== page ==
Exploring the sights of Singapore

We first visited Gardens by the Bay late in the afternoon and got caught in a tropical downpour. Luckily there was a way to get to the gardens underground from the Bayfront MRT station and there were undercover walkways around a small portion of the gardens. Our second visit was focused on the Supertrees, including going up to the treetop walkway, which was fully accessible

The Singapore Super Trees with walkway visible
The must-see Singapore Supertrees has a fully accessible tree-top walkway. Credit: Yasmine Gray

I’m not much of a shopper, but Marina Bay Sands and the shops between the MRT station and Marina Bay Sands are a shopper’s paradise. Being a foodie, I was more interested in the two restaurants we tried. We had dinner during our first visit at Gordon Ramsay’s Bread Street Kitchen at The Shoppes at Marina Bay Sands, which has windows out to Bayfront Avenue (wheelchair-accessible seating is available). We were amazed by the quality of the food and reasonable price, including a pineapple carpaccio dessert, which was an absolute standout.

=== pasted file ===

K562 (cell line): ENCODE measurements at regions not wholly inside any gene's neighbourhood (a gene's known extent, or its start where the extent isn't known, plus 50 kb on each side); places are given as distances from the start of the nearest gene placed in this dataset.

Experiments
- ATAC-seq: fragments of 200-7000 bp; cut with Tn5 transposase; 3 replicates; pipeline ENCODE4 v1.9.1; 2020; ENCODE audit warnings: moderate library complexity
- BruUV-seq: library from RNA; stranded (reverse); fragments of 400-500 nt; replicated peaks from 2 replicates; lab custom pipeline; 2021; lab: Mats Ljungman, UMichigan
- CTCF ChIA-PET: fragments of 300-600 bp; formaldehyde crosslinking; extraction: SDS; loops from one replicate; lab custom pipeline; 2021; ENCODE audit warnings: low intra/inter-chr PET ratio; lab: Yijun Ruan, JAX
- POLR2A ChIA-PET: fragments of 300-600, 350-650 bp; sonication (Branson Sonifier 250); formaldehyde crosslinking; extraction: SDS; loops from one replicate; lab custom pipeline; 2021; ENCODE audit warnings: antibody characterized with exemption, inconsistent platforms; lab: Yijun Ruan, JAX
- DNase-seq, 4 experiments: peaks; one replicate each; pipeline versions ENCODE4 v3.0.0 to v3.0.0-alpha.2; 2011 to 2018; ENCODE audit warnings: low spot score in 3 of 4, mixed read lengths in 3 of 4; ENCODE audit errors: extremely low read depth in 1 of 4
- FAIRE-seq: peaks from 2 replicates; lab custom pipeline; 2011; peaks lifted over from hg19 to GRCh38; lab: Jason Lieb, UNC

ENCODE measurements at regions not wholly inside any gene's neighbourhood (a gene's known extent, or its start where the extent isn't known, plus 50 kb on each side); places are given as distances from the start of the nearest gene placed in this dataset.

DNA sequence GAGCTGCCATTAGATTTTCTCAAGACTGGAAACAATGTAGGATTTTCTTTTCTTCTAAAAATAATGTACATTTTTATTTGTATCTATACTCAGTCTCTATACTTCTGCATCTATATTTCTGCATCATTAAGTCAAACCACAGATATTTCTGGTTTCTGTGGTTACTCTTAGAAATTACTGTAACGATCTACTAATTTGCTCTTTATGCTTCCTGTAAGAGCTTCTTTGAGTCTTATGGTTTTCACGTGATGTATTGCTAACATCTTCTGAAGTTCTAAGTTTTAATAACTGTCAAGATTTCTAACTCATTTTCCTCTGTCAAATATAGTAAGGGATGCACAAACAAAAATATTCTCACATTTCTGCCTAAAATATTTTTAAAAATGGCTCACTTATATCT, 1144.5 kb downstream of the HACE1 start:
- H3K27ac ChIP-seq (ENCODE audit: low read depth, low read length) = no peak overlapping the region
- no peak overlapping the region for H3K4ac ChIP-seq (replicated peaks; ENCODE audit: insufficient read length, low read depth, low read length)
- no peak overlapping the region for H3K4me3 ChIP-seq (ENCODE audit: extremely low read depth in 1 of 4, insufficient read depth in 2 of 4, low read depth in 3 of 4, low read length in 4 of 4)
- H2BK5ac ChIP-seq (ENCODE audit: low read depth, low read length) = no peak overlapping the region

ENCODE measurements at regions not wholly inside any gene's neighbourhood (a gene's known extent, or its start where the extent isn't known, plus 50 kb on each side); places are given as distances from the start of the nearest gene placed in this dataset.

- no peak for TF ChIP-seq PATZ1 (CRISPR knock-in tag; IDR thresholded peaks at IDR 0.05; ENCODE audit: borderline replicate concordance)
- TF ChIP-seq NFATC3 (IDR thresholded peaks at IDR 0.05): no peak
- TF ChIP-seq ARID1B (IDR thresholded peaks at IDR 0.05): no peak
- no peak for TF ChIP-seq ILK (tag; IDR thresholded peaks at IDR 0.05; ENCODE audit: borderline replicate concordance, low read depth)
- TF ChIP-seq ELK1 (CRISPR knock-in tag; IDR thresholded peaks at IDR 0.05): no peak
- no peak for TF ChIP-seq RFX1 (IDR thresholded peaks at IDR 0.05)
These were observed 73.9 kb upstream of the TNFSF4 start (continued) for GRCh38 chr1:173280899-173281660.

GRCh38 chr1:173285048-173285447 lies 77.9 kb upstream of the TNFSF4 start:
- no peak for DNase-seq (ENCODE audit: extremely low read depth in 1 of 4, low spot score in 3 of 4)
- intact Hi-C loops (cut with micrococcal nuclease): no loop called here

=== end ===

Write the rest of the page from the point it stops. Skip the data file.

For a special dinner to remember, I wanted to go to a restaurant at the top of Marina Bay Sands. We chose to eat at the LAVO Italian Restaurant & Rooftop Bar, making a reservation for just after sunset so we were permitted in the lift and had time to have a cocktail while watching the sunset at LAVO’s bar. Although LAVO has tables on split levels, both are wheelchair-accessible. We reserved a table on the same level as the outdoor terrace so that we could easily move between the two. LAVO’s food was good but pricey. Our dinner there was more about the experience of eating at the top of Marina Bay Sands after having a Singapore Sling cocktail on the terrace with a view of the sunset.

The Marina Bay Sands building against a cloudy sky with trees and bushes in the foreground